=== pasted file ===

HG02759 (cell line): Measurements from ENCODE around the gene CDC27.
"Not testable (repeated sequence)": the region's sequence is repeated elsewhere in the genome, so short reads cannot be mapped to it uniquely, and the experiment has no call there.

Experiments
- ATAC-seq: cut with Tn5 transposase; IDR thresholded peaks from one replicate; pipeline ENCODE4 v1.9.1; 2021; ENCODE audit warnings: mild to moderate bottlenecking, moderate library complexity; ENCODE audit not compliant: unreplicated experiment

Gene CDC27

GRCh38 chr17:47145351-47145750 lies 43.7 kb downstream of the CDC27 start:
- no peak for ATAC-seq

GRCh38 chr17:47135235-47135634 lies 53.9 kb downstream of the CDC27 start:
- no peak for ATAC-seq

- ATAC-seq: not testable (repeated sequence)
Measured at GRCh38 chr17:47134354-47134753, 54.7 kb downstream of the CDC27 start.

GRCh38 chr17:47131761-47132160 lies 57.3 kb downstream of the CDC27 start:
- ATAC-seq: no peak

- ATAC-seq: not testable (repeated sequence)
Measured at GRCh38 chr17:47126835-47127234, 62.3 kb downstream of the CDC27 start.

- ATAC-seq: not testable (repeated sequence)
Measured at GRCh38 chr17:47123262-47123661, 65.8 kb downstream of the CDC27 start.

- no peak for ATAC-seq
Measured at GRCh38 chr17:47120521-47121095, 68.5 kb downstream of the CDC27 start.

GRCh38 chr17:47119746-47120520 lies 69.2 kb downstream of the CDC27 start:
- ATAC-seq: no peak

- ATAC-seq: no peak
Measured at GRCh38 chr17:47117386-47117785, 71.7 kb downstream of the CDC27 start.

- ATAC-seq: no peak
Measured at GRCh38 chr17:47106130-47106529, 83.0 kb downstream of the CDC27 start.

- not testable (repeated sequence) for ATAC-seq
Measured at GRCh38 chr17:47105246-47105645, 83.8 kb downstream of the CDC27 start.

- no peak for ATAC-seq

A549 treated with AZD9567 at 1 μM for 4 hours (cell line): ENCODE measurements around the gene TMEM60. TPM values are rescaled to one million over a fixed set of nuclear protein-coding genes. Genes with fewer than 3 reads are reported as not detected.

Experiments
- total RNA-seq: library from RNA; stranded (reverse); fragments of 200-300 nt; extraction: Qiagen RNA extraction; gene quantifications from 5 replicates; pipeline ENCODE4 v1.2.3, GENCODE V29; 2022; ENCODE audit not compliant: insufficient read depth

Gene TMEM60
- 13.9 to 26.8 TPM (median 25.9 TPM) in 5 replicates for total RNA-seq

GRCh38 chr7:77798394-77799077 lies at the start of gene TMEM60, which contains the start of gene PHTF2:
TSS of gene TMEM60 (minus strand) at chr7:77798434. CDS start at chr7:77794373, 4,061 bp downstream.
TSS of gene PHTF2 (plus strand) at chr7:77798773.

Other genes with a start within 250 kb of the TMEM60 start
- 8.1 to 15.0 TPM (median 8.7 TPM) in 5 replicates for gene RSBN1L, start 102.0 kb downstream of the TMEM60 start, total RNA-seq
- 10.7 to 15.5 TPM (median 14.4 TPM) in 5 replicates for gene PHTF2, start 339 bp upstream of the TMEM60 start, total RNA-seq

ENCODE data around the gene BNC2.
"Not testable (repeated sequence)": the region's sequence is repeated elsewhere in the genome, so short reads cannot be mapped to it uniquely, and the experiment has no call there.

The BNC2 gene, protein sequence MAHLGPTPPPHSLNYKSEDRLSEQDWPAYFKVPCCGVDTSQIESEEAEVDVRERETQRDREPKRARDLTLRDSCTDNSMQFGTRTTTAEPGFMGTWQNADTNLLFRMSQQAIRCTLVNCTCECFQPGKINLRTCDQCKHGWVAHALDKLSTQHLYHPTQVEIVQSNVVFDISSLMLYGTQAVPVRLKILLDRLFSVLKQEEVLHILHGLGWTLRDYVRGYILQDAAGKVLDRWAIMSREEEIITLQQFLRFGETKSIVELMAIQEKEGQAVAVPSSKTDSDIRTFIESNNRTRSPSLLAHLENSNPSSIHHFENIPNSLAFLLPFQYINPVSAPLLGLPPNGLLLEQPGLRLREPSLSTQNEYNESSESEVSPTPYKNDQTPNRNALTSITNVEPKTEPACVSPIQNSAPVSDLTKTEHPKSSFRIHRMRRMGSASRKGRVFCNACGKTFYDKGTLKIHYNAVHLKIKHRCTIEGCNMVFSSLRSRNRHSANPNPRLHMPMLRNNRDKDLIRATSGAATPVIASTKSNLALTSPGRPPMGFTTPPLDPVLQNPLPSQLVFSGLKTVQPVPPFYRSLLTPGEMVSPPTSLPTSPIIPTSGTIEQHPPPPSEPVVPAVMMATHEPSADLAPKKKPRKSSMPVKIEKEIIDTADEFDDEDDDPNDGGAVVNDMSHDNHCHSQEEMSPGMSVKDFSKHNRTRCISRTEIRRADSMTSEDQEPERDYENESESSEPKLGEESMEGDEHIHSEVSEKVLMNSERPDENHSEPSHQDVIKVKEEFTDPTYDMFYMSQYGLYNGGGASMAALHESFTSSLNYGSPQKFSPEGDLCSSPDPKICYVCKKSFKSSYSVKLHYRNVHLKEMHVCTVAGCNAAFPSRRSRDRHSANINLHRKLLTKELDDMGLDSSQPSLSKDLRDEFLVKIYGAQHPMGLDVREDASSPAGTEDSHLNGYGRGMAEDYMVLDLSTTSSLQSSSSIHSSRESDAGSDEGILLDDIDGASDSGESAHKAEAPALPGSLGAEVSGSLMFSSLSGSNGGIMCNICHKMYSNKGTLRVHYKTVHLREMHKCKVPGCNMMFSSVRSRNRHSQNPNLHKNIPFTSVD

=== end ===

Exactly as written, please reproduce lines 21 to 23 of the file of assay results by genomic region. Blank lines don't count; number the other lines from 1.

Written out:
- ATAC-seq: no peak

- ATAC-seq: no peak
Measured at GRCh38 chr17:47117386-47117785, 71.7 kb downstream of the CDC27 start.